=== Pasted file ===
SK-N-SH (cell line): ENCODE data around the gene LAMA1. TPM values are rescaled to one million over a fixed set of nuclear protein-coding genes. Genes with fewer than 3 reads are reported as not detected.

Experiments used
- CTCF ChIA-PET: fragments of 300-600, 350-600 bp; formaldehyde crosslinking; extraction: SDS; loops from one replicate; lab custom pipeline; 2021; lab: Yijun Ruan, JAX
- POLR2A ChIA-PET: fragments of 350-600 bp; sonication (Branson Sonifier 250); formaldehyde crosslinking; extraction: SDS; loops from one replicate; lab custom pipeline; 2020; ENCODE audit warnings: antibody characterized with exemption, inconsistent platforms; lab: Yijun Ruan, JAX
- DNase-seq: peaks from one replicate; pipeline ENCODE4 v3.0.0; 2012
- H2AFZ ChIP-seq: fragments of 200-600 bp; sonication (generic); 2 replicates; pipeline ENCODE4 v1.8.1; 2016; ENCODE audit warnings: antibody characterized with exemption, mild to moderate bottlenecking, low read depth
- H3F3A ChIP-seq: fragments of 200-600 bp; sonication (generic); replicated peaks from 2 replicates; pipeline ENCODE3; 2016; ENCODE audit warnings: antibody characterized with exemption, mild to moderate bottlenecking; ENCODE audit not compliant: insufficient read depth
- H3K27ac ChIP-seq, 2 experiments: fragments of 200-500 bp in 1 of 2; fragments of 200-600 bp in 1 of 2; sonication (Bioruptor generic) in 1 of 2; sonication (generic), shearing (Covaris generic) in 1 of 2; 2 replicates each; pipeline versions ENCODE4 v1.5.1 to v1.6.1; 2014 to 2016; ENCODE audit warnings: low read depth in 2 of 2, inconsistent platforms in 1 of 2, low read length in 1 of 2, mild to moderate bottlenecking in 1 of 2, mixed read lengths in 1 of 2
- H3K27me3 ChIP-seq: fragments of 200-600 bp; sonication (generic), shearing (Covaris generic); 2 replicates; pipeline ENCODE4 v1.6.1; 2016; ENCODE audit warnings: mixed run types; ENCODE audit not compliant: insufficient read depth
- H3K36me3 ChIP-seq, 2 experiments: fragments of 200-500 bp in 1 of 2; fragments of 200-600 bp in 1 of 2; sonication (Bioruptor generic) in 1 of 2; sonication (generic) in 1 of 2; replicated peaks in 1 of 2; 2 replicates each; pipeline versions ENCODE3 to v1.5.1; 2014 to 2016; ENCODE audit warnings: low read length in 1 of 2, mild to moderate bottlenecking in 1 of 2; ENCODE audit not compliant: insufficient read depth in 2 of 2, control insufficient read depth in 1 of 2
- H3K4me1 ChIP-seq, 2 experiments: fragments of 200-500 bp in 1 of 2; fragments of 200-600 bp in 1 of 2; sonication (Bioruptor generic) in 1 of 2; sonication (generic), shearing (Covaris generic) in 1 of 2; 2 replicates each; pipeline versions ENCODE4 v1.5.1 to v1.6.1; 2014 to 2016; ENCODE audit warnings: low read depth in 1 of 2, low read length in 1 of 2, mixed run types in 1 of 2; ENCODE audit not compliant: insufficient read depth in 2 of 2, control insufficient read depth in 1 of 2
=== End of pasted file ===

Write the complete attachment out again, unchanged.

SK-N-SH (cell line): ENCODE data around the gene LAMA1. TPM values are rescaled to one million over a fixed set of nuclear protein-coding genes. Genes with fewer than 3 reads are reported as not detected.

Experiments used
- CTCF ChIA-PET: fragments of 300-600, 350-600 bp; formaldehyde crosslinking; extraction: SDS; loops from one replicate; lab custom pipeline; 2021; lab: Yijun Ruan, JAX
- POLR2A ChIA-PET: fragments of 350-600 bp; sonication (Branson Sonifier 250); formaldehyde crosslinking; extraction: SDS; loops from one replicate; lab custom pipeline; 2020; ENCODE audit warnings: antibody characterized with exemption, inconsistent platforms; lab: Yijun Ruan, JAX
- DNase-seq: peaks from one replicate; pipeline ENCODE4 v3.0.0; 2012
- H2AFZ ChIP-seq: fragments of 200-600 bp; sonication (generic); 2 replicates; pipeline ENCODE4 v1.8.1; 2016; ENCODE audit warnings: antibody characterized with exemption, mild to moderate bottlenecking, low read depth
- H3F3A ChIP-seq: fragments of 200-600 bp; sonication (generic); replicated peaks from 2 replicates; pipeline ENCODE3; 2016; ENCODE audit warnings: antibody characterized with exemption, mild to moderate bottlenecking; ENCODE audit not compliant: insufficient read depth
- H3K27ac ChIP-seq, 2 experiments: fragments of 200-500 bp in 1 of 2; fragments of 200-600 bp in 1 of 2; sonication (Bioruptor generic) in 1 of 2; sonication (generic), shearing (Covaris generic) in 1 of 2; 2 replicates each; pipeline versions ENCODE4 v1.5.1 to v1.6.1; 2014 to 2016; ENCODE audit warnings: low read depth in 2 of 2, inconsistent platforms in 1 of 2, low read length in 1 of 2, mild to moderate bottlenecking in 1 of 2, mixed read lengths in 1 of 2
- H3K27me3 ChIP-seq: fragments of 200-600 bp; sonication (generic), shearing (Covaris generic); 2 replicates; pipeline ENCODE4 v1.6.1; 2016; ENCODE audit warnings: mixed run types; ENCODE audit not compliant: insufficient read depth
- H3K36me3 ChIP-seq, 2 experiments: fragments of 200-500 bp in 1 of 2; fragments of 200-600 bp in 1 of 2; sonication (Bioruptor generic) in 1 of 2; sonication (generic) in 1 of 2; replicated peaks in 1 of 2; 2 replicates each; pipeline versions ENCODE3 to v1.5.1; 2014 to 2016; ENCODE audit warnings: low read length in 1 of 2, mild to moderate bottlenecking in 1 of 2; ENCODE audit not compliant: insufficient read depth in 2 of 2, control insufficient read depth in 1 of 2
- H3K4me1 ChIP-seq, 2 experiments: fragments of 200-500 bp in 1 of 2; fragments of 200-600 bp in 1 of 2; sonication (Bioruptor generic) in 1 of 2; sonication (generic), shearing (Covaris generic) in 1 of 2; 2 replicates each; pipeline versions ENCODE4 v1.5.1 to v1.6.1; 2014 to 2016; ENCODE audit warnings: low read depth in 1 of 2, low read length in 1 of 2, mixed run types in 1 of 2; ENCODE audit not compliant: insufficient read depth in 2 of 2, control insufficient read depth in 1 of 2